Faculty highlight: Antoine Allanore

Antoine Allanore

Globally important, chemically distinct lines of research promise easier access to potassium fertilizer, cleaner and purer metals.

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Developing better methods for extracting materials – from everyday elements like copper, to rare earth elements like cerium, to essential nutrients like potassium — keeps MIT professor Antoine Allanore moving forward.

Allanore, the Thomas B. King Assistant Professor of Metallurgy at MIT, is investigating separating metals such as copper from sulfur compounds using electrolysis, which promises purer metals and less sulfur oxide pollution. "The challenge for us currently is to predict the thermodynamic and physical properties of multi-component sulfides, down the road with the objective to conduct electrolysis, which works very well if you don't have any electronic conductivity," Allanore says.

His lab also developed a new process to extract potassium, a vital agricultural fertilizer, from a mineral rock called feldspar, which is common and available in places like Brazil that rely on imports of potassium from potash salts mined in the Northern Hemisphere. "We work with a rock which contains 15 percent potash. Now we know what we need to do to control the rate of dissolution, and the amount of the original potassium you can gain access to, in a given amount of time; we have actually been very successful," Allanore explains. 

Earlier work in the steel industry led to electrochemical processes to make iron without greenhouse gas emissions. One effort, with Donald R. Sadoway, John F. Elliott Professor of Materials Chemistry at MIT, led to breakthroughs in inert anode materials for oxygen evolution.

For current projects in copper sulfide and potassium feldspar, a team of postdoc associates is making headway on individual parts of these materials extraction processes:

• Taisiya Skorina has developed a process based on crushing and chemically altering feldspar to produce a new compound — coined "hydrosyenite" — with a popcorn-like texture in which potassium is contained in water-rich layers that make it more readily available. The chemical process is based on an alkaline treatment that does not lead to waste generation, a critical criteria for sustainable processes. (See related article.)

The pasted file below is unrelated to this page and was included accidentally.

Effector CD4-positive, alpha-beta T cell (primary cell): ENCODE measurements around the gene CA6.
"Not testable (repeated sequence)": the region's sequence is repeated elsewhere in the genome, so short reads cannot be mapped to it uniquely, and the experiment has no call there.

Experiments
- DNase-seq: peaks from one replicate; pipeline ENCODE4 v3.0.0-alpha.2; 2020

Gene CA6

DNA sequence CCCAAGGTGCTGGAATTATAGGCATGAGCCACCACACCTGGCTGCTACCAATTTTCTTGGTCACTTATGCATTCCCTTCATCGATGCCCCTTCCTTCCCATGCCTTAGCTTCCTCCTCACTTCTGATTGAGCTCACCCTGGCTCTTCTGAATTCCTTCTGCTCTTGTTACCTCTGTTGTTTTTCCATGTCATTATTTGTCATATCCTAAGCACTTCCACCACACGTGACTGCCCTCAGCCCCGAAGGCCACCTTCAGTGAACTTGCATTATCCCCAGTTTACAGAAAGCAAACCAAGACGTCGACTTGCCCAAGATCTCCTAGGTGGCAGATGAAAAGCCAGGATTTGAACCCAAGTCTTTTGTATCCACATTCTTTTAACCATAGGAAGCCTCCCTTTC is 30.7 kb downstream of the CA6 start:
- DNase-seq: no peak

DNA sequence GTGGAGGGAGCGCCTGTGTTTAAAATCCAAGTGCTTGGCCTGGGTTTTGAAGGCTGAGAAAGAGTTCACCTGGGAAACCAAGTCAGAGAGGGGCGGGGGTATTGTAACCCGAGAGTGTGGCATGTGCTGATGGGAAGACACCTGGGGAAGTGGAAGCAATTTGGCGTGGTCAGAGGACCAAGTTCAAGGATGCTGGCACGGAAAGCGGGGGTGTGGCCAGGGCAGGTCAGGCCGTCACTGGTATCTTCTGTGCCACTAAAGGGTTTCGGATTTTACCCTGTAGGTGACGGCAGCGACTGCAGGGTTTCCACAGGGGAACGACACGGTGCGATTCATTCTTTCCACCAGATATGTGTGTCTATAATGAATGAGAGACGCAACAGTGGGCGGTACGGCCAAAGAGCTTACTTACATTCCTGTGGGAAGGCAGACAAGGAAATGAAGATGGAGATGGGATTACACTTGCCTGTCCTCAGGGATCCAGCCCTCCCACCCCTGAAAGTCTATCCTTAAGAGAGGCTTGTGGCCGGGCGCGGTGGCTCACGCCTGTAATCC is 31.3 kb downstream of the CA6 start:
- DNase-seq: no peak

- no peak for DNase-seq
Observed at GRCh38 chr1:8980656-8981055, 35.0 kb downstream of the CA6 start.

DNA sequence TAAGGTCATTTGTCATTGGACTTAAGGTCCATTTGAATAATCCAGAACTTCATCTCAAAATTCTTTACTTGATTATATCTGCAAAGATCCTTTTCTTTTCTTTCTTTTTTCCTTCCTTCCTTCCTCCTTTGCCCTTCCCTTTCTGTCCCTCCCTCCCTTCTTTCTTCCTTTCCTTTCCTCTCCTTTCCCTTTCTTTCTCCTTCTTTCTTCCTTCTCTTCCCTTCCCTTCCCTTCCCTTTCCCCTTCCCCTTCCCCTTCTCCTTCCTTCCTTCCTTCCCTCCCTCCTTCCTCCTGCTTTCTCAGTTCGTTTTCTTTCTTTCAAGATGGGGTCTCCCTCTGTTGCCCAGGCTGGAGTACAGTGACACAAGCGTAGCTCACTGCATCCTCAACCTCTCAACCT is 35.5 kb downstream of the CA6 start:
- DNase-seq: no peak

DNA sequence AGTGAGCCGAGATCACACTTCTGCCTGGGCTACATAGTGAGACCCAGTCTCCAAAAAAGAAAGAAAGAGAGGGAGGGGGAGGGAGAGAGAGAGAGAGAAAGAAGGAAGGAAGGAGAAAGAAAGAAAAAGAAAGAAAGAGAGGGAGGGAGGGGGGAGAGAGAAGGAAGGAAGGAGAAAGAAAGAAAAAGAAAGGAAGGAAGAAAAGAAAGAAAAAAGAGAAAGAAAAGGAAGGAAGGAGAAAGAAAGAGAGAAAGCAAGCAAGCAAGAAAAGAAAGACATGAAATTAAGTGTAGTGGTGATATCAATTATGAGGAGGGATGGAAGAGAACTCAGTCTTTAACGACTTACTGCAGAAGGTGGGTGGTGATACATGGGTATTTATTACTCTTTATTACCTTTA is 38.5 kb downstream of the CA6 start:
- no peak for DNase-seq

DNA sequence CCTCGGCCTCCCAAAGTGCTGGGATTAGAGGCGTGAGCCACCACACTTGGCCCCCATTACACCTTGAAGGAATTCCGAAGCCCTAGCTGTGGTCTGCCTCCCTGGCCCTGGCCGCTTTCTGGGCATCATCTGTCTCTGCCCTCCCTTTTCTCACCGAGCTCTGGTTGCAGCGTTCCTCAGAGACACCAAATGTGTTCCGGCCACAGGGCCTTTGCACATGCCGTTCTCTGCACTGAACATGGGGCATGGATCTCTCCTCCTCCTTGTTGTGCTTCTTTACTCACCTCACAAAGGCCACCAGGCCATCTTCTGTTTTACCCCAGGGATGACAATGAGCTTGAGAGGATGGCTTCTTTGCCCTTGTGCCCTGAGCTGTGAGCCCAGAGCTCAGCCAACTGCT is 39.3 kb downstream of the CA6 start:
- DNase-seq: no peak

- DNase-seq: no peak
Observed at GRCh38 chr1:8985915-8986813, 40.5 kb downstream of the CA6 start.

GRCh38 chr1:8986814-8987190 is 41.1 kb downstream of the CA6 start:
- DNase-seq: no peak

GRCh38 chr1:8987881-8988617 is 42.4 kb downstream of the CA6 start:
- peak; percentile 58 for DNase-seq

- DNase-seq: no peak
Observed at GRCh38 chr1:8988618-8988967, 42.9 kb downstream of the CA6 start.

• Davide Ciceri is using microfluidic techniques to study how potassium leaches from feldspar under exposure to acidic solutions. (See related article.)

• Sang-Kwon Lee is characterizing electric flows in high temperature molten sulfide systems for better electrolysis processes. Postdoc associate Guillaume Lambotte has also been involved in the high temperature electrolysis research. (See related article.)

Allanore presented “Direct Sulfides Electrolysis: A Sustainable Process for Copper Recovery,” at the Copper International Conference in Santiago, Chile, on Dec. 4, 2013. His team will present their potassium feldspar research at the World Soil Science Congress in Korea June 8-13.

Building on success of the earlier steel work, Allanore also is addressing extraction of rare earth elements, such as lanthanum and cerium, with a focus on designing better electrolytes. "We have an ongoing research effort to find new oxide-based systems that allow us to process these very reactive metals. As you change metal feed and product, you have to change your electrolyte," Allanore says.

Allanore also is teaching a class in sustainable chemical metallurgy (3.19) for junior and seniors — the only class at MIT that teaches the principles and modern realities of metal extraction.

Topics: Faculty, Energy, Materials Science and Engineering, Electrocatalysis, Sustainability, Copper, Potassium, Fertilizer

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